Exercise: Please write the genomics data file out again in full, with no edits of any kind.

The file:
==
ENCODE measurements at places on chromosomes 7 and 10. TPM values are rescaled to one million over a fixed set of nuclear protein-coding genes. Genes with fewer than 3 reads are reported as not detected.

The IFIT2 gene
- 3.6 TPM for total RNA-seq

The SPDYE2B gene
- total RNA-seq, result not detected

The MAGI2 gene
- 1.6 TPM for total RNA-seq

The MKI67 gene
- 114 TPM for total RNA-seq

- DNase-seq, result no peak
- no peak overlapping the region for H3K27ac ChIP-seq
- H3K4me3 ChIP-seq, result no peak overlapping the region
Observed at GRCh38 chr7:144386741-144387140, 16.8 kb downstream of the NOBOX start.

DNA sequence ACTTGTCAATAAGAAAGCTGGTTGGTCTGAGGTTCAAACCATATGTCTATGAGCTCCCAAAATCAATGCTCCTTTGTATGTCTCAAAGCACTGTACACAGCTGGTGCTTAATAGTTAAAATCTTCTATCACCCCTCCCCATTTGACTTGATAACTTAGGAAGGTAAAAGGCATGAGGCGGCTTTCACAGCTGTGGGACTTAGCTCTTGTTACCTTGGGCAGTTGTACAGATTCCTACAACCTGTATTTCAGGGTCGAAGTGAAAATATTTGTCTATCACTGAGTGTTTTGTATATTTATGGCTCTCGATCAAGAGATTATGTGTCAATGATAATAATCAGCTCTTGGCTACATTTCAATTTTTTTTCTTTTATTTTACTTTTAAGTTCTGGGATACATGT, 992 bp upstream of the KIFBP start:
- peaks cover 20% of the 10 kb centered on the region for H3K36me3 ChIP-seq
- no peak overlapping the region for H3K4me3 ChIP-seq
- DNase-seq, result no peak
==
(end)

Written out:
ENCODE measurements at places on chromosomes 7 and 10. TPM values are rescaled to one million over a fixed set of nuclear protein-coding genes. Genes with fewer than 3 reads are reported as not detected.

The IFIT2 gene
- 3.6 TPM for total RNA-seq

The SPDYE2B gene
- total RNA-seq, result not detected

The MAGI2 gene
- 1.6 TPM for total RNA-seq

The MKI67 gene
- 114 TPM for total RNA-seq

- DNase-seq, result no peak
- no peak overlapping the region for H3K27ac ChIP-seq
- H3K4me3 ChIP-seq, result no peak overlapping the region
Observed at GRCh38 chr7:144386741-144387140, 16.8 kb downstream of the NOBOX start.

DNA sequence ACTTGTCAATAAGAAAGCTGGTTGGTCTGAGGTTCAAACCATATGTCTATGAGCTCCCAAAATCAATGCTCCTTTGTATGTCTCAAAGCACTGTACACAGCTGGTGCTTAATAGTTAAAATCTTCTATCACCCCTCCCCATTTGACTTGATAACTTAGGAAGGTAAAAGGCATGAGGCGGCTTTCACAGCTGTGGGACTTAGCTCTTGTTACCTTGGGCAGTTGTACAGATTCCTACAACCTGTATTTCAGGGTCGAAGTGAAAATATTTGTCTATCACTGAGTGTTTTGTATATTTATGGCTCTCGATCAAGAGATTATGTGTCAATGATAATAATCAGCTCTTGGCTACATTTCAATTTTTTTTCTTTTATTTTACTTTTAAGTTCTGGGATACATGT, 992 bp upstream of the KIFBP start:
- peaks cover 20% of the 10 kb centered on the region for H3K36me3 ChIP-seq
- no peak overlapping the region for H3K4me3 ChIP-seq
- DNase-seq, result no peak